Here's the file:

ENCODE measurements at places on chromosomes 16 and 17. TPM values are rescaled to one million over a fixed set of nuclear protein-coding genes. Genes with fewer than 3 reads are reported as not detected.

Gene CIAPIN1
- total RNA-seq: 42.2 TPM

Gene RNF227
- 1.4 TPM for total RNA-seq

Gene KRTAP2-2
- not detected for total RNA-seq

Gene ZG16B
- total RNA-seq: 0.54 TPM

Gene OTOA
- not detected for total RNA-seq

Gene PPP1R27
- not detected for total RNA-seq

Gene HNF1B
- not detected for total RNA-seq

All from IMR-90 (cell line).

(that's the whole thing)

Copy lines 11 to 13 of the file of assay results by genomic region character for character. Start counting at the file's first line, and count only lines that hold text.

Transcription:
- not detected for total RNA-seq

Gene PPP1R27
- not detected for total RNA-seq